In the wake of the devastating flooding in Queensland's north-west, concerns have surfaced about radar 'black spots' between Mount Isa and Townsville — cities some 950 kilometres apart.
The Bureau of Meteorology is being urged to improve the situation, which locals say seriously impacted their ability to prepare for the once-in-a-century rain.
Mt Isa and Townsville both have doppler radar towers, but there are none in between, meaning residents in some areas have no way to monitor the weather in real time, and are sometimes forced to guess what may be coming based on conditions hundreds of kilometres away.
According to Dave Fox, who has been helping coordinate the disaster relief plan for Richmond Shire — about halfway between the two cities — the lack of doppler radar poses an unacceptable risk.
"I don't think anyone could have imagined in their wildest dreams what we were going to be faced with … neither did the weather department," the Fox Helicopter Services owner said.
"How is a producer supposed to monitor what might be coming when there's no weather radar between Mount Isa and Townsville?
"We are in a total weather radar vacuum here.
"Anywhere east of Julia Creek and west of Prairie has no reference to any colour chart at all.
"So to say that a producer should have been prepared beyond the preparation that we had, is I think unfair."
BOM 'doesn't rely on single system'
The BOM said it uses a "number of systems" to generate warnings — not just the dopplers.
"[The Bureau of Meteorology] does not rely on a single system," a spokesperson said.
"This allows the Bureau to produce forecasts and warnings in areas where there is little or no radar coverage."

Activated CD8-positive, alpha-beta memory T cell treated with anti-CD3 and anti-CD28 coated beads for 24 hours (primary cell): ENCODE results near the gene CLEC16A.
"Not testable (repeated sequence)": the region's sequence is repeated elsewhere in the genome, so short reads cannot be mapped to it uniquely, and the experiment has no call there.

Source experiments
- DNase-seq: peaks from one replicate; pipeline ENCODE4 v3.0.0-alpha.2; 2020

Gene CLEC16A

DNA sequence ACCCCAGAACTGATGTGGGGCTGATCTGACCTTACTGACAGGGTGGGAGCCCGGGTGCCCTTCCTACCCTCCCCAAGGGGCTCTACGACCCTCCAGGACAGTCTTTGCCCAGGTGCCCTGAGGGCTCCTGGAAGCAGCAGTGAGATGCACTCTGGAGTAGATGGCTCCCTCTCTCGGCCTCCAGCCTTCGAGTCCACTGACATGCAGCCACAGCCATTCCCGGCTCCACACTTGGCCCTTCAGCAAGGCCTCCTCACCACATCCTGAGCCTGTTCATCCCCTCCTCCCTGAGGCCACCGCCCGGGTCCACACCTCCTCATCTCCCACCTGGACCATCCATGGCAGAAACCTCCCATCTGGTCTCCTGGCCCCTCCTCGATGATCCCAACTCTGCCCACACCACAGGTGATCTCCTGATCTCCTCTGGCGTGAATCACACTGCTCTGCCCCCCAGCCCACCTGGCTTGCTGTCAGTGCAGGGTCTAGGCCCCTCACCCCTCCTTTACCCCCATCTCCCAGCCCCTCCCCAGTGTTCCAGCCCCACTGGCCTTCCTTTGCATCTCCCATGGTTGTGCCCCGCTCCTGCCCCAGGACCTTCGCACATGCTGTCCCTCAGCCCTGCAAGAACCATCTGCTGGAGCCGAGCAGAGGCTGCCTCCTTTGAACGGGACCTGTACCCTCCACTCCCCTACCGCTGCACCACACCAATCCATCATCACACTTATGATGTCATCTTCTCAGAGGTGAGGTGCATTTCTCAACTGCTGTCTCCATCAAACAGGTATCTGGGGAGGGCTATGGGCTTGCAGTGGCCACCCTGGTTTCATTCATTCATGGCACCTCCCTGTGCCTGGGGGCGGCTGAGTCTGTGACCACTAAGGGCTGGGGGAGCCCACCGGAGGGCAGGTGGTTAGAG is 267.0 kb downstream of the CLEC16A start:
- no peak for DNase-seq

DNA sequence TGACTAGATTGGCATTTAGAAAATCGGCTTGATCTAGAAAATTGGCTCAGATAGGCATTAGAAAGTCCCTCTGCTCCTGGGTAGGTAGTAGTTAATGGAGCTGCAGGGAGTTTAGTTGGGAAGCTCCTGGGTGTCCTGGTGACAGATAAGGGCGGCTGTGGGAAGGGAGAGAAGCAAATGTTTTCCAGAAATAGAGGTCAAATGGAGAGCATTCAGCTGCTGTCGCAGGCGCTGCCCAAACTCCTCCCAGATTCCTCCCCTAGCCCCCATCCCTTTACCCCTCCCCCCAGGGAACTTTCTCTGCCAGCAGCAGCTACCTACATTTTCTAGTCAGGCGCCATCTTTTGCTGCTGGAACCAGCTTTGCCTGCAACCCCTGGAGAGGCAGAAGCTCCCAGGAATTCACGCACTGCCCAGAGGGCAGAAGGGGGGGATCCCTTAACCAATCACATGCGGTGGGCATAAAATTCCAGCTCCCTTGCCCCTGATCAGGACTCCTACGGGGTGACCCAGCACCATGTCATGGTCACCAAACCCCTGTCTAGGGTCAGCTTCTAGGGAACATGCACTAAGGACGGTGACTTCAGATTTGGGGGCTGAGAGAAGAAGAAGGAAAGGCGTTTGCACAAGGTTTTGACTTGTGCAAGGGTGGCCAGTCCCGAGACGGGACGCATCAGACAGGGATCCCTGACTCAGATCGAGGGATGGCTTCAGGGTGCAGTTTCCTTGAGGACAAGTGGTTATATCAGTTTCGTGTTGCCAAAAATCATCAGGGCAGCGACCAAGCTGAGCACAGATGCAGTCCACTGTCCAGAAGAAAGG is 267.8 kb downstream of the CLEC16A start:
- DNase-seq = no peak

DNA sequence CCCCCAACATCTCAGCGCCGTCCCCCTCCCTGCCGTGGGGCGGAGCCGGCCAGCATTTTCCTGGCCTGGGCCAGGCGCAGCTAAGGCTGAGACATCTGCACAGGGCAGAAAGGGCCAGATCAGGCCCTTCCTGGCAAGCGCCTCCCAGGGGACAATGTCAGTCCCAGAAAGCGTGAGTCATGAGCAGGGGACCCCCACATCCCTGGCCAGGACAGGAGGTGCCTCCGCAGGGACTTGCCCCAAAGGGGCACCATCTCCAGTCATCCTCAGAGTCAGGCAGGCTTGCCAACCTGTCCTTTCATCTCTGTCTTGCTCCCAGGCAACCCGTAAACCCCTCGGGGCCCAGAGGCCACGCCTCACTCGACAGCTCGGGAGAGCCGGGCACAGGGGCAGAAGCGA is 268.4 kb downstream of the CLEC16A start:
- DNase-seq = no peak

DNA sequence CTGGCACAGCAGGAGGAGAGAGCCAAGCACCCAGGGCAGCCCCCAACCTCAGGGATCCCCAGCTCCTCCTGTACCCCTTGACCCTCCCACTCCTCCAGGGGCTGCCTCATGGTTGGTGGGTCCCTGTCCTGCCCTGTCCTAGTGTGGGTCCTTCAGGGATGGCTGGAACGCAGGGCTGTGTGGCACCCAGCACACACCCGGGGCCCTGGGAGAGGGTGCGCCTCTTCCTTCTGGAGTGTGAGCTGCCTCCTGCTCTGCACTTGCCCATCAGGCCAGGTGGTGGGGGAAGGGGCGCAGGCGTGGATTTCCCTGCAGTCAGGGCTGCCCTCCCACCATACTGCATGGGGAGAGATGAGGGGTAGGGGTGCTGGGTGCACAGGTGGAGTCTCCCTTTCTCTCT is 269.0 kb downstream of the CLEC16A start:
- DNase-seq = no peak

In response to criticism about the Mount Isa BOM office closing, the spokesperson said the office was not closed, but automated.
"In 2016 the Bureau of Meteorology automated its remote weather station at Mount Isa," the spokesperson said.
"The automation of the Mount Isa weather station has allowed for an increase in the quantity, quality, and availability of weather observations, improving both the forecasting and warning services provided to the community."
Deputy PM responds to calls
Deputy Prime Minister Michael McCormack said the government will look into the issue.
Mr McCormack told the ABC the government will be bringing a "package" of measures to the flood affected region.
"I think when you've got a black spot there involving Richmond, Hughenden, and Georgetown … they need to know forecasting, even in good times, but certainly during bad times," he said.
"We're certainly going to look at that as part of what we do going forward.
"We need to make sure we have the best available data for these people."
Radar down during flooding
Flinders Shire Mayor Jane McNamara said alongside the issues in the north-west, Winton was faced with another when the Longreach radar was down for the entire weather event.
"We need to really be thinking about the future of this area," she said.
"We need to be thinking … about the weather radar in this area — it's very, very important that this area comes into the twenty-first century.
"None of that massive rain was actually being [recorded] and of course we had no radar, because the Longreach radar was down for the whole of that event.
"We couldn't actually tell our people downstream of how much water was coming their way, because we didn't have any way to actually monitor that."ABC